Saturday Morning Oys – November 21st, 2020

Of course, the way Keith draws his character, the “guns” couldn’t possibly mean “bulging biceps” — but the “drawn” is still the operative pun.


She’s one of the Rainy Day Women #s 12 and 35


Have you any Blagues?


An OY-LOL. All three -less words are real, though fernless doesn’t have any common use beyond “lacking a fern”.


Umm, oy … no comment!


Two Pearls!

From Andréa.


An Oy-Meta!


Th-th-that’s all folks!


Or isss it??

54 Comments

  1. I guess (in terms of which I would be least bothered continuing to see) I would go with the simplest, most unassuming of the dividers. Like the first one, the thin blue line that goes only partway across. Or the three small dots

  2. I agree with Dana K (though I suppose eventually I could and would get used to any choice — First World Problems. . . .)

  3. If that’s what we’re doing today ..? I would prefer to see the big ole wide red stripe! Let my plate have a divider that will really keep the peas apart from the gravy-and-mash.

  4. Well, they’ll stone you when you’re trying to be so good
    They’ll stone you just like they said they would
    They’ll stone you when you’re trying to go home
    And they’ll stone you when you’re there all alone
    But I would not feel so all alone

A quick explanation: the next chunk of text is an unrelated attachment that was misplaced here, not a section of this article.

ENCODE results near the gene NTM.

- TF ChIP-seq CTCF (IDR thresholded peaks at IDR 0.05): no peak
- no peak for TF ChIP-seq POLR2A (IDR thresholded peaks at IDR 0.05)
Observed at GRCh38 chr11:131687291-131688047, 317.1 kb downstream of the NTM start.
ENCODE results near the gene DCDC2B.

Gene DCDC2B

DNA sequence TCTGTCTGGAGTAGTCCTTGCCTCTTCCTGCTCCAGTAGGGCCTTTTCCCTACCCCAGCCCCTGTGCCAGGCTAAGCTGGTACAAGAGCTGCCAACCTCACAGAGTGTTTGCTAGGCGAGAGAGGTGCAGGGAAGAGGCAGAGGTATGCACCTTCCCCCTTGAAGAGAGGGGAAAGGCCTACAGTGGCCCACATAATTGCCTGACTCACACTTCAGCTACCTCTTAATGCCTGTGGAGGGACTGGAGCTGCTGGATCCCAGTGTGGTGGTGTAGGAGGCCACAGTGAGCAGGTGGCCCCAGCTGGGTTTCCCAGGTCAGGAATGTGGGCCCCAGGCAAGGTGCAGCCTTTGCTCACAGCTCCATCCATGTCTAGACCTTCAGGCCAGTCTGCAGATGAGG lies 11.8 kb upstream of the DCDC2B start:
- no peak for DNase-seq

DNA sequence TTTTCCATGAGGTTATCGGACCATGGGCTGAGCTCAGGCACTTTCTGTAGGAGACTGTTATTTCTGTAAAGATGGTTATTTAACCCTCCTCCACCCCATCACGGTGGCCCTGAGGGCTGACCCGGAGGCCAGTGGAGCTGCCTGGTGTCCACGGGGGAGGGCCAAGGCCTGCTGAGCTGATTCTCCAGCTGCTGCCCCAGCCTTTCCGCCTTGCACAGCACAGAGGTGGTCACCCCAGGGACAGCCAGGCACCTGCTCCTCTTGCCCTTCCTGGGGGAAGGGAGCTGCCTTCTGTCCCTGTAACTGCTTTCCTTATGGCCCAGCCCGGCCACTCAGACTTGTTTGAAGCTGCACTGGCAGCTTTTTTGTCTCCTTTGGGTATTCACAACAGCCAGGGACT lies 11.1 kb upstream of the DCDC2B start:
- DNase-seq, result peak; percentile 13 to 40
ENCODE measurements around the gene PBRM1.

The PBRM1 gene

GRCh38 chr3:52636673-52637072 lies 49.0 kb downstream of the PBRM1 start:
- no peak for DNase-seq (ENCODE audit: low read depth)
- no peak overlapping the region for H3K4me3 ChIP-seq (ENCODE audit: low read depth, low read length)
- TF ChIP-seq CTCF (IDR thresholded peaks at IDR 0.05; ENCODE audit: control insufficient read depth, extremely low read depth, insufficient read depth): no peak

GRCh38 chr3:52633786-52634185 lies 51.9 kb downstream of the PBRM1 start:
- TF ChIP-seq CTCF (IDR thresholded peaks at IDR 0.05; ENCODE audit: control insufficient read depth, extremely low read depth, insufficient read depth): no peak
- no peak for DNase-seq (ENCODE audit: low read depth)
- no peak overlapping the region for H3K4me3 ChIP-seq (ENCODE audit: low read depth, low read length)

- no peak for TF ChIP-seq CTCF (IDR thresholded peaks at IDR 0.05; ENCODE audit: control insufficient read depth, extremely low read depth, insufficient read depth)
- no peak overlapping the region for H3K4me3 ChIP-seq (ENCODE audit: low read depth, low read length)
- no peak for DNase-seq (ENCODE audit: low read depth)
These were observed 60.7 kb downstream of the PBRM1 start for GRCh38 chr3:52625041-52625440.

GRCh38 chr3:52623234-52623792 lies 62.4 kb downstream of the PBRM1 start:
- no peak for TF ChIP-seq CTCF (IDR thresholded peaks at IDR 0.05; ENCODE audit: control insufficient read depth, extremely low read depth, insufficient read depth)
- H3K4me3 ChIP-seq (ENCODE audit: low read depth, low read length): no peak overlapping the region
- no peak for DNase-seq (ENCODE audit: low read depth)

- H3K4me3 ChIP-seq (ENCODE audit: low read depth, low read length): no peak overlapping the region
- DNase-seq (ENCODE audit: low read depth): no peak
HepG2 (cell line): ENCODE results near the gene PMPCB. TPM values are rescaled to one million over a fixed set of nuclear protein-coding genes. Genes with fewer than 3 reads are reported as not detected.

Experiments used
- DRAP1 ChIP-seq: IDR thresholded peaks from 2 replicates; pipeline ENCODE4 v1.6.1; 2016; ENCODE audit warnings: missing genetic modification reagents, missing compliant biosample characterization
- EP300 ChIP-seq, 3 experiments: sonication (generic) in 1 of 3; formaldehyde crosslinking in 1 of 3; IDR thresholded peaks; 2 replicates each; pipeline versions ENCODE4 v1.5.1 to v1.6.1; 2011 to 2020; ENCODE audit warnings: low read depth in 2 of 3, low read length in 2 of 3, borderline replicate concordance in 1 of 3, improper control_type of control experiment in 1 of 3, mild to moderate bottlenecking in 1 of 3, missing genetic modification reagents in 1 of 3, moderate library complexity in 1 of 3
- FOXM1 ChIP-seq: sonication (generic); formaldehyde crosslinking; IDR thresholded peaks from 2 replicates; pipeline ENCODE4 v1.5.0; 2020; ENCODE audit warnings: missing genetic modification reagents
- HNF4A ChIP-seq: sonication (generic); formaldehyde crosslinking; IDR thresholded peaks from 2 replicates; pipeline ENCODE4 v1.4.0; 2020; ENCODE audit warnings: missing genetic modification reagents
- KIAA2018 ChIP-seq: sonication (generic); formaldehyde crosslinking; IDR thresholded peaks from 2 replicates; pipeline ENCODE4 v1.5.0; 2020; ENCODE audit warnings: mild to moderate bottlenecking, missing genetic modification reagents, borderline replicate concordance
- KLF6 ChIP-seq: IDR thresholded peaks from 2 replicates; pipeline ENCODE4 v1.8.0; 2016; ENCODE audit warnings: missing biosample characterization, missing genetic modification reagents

Everybody must get stoned

  5. All three -less words are real, though fernless doesn’t have any common use beyond “lacking a fern”

    Yes, but I think “gorm” and “feck” do not have independent word status, except maybe as humorous back-formation.

  6. “Feck”, in “feckless”, is a Scots shortening of “Effect”. So, it kind of has an independent word status, as a dialect. “Gaumr” didn’t really make it out of Old Norse on its own, and only managed to sneak into British dialect with “-less” already attached.

  7. I thought it’d be a definite ‘Arlo Award Winner’, having gotten something past editors (altho, it IS rather blatant, don’t you think?).

  8. The Señor Moment reminded me of a shtick Pat Paulsen did as a folk singer.
    “I’d like to do a song which I feel is particularly appropriate at this time.”
    “Try to remember the … um … “

  9. The Fantasticks (the musical from which that song “Try to Remember” comes) had a fantastically long original run Off-Broadway. After a while, the New Yorker magazine stopped repeating weekly their capsule review in the front-of-the-book events listings, and started filling that space with the text, sentence by sentence, of Ulysses. Not recognizing what that was, my cousin wrote to them asking what was going on. They replied and sent her a copy of the book!

  10. Is there any evidence that any of the Arlo Award nominees actually “slipped by” any editors, and that the editors weren’t completely aware of and just fine with the content?

    Can anyone name any example post Rick and Joanie of comic editor nixing anything for mature context. (other than the “f*** t****” of “Non Sequiter”)

    …….

    I was going to say in was nice to see Teresa do a straightforward pun….. but then I realized that type of word play in not a pun… is there a name for that type of word play?